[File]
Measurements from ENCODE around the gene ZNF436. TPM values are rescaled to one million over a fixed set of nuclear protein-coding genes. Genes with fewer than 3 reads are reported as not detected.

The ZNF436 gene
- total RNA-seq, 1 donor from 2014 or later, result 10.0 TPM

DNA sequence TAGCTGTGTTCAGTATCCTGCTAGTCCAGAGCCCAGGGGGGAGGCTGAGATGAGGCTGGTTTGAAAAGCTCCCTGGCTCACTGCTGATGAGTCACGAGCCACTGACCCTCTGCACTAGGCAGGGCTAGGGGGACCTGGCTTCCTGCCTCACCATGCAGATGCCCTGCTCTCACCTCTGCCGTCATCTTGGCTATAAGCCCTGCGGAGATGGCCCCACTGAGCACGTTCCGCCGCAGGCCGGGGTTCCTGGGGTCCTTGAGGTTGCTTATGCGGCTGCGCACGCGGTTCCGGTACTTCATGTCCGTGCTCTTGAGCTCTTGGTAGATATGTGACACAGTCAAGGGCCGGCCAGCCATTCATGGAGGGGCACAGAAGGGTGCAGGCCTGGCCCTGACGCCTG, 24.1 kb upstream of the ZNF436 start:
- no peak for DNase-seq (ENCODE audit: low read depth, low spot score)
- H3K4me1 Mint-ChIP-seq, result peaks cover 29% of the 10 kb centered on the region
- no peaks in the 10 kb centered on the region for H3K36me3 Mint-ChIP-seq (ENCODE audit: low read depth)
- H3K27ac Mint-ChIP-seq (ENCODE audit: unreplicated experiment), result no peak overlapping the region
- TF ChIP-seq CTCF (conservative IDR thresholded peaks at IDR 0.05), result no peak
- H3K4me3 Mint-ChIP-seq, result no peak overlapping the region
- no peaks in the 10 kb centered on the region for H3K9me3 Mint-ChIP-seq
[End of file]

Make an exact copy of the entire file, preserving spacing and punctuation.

Measurements from ENCODE around the gene ZNF436. TPM values are rescaled to one million over a fixed set of nuclear protein-coding genes. Genes with fewer than 3 reads are reported as not detected.

The ZNF436 gene
- total RNA-seq, 1 donor from 2014 or later, result 10.0 TPM

DNA sequence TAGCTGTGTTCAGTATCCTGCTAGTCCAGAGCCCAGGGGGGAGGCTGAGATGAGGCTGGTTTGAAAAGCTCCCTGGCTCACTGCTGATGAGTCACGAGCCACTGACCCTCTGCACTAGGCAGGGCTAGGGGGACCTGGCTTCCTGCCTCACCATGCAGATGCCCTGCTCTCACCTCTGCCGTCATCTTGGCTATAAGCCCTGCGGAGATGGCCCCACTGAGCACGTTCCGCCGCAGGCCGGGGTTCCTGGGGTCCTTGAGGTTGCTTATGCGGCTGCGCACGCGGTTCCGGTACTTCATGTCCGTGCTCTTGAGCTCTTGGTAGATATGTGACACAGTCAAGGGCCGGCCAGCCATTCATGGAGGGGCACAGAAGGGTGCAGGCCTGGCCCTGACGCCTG, 24.1 kb upstream of the ZNF436 start:
- no peak for DNase-seq (ENCODE audit: low read depth, low spot score)
- H3K4me1 Mint-ChIP-seq, result peaks cover 29% of the 10 kb centered on the region
- no peaks in the 10 kb centered on the region for H3K36me3 Mint-ChIP-seq (ENCODE audit: low read depth)
- H3K27ac Mint-ChIP-seq (ENCODE audit: unreplicated experiment), result no peak overlapping the region
- TF ChIP-seq CTCF (conservative IDR thresholded peaks at IDR 0.05), result no peak
- H3K4me3 Mint-ChIP-seq, result no peak overlapping the region
- no peaks in the 10 kb centered on the region for H3K9me3 Mint-ChIP-seq